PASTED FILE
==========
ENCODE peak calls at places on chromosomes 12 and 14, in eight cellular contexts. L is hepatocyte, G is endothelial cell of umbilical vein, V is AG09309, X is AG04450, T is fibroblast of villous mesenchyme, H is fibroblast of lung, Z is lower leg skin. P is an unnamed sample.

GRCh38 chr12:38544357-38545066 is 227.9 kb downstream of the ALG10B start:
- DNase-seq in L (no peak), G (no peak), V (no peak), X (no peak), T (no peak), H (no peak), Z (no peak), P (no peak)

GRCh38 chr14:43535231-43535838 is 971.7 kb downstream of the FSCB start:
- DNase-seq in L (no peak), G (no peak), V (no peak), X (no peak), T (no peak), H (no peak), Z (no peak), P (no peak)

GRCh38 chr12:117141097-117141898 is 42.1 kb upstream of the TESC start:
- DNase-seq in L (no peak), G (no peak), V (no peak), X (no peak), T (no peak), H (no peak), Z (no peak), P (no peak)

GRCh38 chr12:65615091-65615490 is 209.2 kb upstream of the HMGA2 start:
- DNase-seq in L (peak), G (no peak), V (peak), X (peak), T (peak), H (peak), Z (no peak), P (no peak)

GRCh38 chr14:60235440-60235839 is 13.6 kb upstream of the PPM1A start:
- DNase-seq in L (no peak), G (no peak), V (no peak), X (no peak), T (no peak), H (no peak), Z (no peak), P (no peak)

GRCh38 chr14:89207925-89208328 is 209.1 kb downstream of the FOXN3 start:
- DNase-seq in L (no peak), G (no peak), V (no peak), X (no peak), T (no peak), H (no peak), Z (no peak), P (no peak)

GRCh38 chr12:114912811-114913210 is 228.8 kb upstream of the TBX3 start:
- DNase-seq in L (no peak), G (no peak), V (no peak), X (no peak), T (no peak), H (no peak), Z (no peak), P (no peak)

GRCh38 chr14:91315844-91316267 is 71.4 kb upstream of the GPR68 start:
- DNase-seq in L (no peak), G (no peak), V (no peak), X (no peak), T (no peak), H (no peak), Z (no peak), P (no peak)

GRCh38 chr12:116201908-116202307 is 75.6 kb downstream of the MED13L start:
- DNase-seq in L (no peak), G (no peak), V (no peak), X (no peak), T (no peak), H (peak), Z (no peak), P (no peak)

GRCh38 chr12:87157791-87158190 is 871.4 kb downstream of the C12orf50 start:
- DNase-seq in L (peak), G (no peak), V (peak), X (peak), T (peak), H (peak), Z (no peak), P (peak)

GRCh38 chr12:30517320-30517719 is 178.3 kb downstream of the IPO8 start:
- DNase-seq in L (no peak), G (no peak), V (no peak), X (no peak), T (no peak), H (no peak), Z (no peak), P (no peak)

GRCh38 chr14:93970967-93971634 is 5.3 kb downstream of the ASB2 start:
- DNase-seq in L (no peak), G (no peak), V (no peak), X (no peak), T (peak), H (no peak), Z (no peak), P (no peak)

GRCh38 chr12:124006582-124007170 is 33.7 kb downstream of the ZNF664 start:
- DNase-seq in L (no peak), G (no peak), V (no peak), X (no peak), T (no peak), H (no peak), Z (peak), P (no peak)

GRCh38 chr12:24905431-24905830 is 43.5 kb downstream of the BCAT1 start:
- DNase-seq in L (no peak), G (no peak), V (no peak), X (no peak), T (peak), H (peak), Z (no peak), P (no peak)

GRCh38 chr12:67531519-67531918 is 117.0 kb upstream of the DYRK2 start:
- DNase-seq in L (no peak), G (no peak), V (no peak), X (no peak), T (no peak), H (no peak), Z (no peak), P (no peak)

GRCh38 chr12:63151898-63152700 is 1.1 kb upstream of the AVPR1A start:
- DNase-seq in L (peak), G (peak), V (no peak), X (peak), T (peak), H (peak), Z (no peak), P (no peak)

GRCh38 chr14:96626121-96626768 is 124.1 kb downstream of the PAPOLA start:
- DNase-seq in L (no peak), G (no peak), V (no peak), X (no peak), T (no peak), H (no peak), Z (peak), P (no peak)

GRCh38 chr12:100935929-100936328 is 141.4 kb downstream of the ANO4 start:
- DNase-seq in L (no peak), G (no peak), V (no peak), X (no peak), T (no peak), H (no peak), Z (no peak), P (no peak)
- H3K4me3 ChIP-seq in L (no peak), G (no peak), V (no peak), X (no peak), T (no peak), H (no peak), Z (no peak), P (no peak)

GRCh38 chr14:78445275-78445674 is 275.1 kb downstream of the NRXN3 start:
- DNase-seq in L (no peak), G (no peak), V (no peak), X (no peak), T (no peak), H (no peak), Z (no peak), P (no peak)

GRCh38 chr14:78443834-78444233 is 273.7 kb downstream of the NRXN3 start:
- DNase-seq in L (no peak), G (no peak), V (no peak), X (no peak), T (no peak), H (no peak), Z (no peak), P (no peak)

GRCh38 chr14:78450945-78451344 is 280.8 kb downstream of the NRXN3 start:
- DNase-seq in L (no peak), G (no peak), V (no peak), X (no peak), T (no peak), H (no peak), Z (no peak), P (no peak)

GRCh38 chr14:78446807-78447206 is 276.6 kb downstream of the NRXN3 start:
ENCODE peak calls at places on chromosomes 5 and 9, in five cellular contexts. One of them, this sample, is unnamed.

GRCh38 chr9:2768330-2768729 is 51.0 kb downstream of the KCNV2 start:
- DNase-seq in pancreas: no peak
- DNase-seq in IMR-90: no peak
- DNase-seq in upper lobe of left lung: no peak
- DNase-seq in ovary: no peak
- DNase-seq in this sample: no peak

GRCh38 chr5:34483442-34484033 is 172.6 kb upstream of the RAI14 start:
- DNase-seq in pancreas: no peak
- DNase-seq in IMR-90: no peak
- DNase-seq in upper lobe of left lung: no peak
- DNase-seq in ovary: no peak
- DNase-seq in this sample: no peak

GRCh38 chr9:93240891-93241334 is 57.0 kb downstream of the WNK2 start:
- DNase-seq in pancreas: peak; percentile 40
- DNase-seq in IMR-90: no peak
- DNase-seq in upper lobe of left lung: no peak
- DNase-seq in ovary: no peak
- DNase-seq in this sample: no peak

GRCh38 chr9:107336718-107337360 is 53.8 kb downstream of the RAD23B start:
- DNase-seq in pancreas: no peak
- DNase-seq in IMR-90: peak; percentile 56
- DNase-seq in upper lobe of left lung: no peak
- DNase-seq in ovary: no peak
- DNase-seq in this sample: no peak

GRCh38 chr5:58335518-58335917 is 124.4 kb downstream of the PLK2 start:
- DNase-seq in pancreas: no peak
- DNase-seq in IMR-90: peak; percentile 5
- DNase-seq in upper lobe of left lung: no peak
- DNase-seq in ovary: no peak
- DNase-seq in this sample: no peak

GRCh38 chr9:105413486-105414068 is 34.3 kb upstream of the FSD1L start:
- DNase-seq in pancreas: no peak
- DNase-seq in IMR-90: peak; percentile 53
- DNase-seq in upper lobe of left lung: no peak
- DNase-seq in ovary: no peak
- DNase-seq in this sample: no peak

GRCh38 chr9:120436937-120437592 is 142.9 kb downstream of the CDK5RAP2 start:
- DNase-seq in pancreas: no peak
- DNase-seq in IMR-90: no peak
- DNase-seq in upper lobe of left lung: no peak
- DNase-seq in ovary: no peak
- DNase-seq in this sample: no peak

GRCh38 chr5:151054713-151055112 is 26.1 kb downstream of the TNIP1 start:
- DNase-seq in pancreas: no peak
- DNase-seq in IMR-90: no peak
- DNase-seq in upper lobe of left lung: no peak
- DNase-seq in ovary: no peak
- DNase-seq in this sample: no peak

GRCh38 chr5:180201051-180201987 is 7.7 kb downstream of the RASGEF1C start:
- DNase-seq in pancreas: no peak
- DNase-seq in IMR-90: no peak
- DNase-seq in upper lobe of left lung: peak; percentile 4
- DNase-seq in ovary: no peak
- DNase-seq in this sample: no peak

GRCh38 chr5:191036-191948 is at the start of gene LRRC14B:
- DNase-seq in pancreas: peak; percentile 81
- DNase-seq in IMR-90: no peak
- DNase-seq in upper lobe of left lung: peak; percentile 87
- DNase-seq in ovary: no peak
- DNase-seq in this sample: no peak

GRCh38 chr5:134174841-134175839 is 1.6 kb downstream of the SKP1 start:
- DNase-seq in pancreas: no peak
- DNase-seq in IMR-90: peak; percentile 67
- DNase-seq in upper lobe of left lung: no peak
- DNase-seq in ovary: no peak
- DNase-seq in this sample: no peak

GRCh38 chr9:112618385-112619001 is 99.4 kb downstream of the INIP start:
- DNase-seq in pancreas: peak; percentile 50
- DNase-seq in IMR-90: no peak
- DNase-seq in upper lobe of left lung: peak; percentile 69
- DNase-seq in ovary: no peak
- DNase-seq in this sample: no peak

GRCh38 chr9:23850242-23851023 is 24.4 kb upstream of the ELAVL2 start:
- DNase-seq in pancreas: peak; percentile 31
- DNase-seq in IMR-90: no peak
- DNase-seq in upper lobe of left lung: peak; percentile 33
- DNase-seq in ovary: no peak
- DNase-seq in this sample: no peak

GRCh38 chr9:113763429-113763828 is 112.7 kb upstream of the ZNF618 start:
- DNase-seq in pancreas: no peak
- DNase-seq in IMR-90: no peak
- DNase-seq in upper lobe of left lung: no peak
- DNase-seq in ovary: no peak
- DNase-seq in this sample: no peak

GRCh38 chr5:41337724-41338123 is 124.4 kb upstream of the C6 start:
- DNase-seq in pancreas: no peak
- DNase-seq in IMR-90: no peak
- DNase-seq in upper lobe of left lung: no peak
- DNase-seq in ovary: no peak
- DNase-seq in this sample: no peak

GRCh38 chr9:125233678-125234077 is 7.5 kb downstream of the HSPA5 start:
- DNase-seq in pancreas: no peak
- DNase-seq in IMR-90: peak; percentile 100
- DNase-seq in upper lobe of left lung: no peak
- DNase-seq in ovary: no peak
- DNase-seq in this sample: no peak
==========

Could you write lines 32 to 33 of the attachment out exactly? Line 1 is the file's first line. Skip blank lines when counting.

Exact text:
GRCh38 chr12:63151898-63152700 is 1.1 kb upstream of the AVPR1A start:
- DNase-seq in L (peak), G (peak), V (no peak), X (peak), T (peak), H (peak), Z (no peak), P (no peak)